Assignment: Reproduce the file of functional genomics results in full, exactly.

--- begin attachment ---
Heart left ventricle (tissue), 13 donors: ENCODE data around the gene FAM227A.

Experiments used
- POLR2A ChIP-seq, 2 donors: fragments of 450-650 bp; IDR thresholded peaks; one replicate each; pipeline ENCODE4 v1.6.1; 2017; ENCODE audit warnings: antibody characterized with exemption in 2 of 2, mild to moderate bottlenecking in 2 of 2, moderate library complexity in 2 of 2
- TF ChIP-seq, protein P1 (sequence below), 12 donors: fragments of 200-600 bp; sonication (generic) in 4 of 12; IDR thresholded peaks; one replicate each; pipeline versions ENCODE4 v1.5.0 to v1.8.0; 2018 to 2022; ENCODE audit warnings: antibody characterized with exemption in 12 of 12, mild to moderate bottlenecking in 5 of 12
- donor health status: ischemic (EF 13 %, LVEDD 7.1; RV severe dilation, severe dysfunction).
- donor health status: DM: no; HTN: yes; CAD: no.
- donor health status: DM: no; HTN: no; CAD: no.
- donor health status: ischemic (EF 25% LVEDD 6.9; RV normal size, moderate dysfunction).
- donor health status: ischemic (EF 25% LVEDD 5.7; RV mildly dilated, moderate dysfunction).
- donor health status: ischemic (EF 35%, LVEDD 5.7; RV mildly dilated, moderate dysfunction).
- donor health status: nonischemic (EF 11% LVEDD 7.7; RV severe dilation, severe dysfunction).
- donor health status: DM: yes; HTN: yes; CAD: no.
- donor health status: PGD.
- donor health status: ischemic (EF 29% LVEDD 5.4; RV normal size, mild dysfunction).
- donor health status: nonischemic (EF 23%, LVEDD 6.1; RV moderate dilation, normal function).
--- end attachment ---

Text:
Heart left ventricle (tissue), 13 donors: ENCODE data around the gene FAM227A.

Experiments used
- POLR2A ChIP-seq, 2 donors: fragments of 450-650 bp; IDR thresholded peaks; one replicate each; pipeline ENCODE4 v1.6.1; 2017; ENCODE audit warnings: antibody characterized with exemption in 2 of 2, mild to moderate bottlenecking in 2 of 2, moderate library complexity in 2 of 2
- TF ChIP-seq, protein P1 (sequence below), 12 donors: fragments of 200-600 bp; sonication (generic) in 4 of 12; IDR thresholded peaks; one replicate each; pipeline versions ENCODE4 v1.5.0 to v1.8.0; 2018 to 2022; ENCODE audit warnings: antibody characterized with exemption in 12 of 12, mild to moderate bottlenecking in 5 of 12
- donor health status: ischemic (EF 13 %, LVEDD 7.1; RV severe dilation, severe dysfunction).
- donor health status: DM: no; HTN: yes; CAD: no.
- donor health status: DM: no; HTN: no; CAD: no.
- donor health status: ischemic (EF 25% LVEDD 6.9; RV normal size, moderate dysfunction).
- donor health status: ischemic (EF 25% LVEDD 5.7; RV mildly dilated, moderate dysfunction).
- donor health status: ischemic (EF 35%, LVEDD 5.7; RV mildly dilated, moderate dysfunction).
- donor health status: nonischemic (EF 11% LVEDD 7.7; RV severe dilation, severe dysfunction).
- donor health status: DM: yes; HTN: yes; CAD: no.
- donor health status: PGD.
- donor health status: ischemic (EF 29% LVEDD 5.4; RV normal size, mild dysfunction).
- donor health status: nonischemic (EF 23%, LVEDD 6.1; RV moderate dilation, normal function).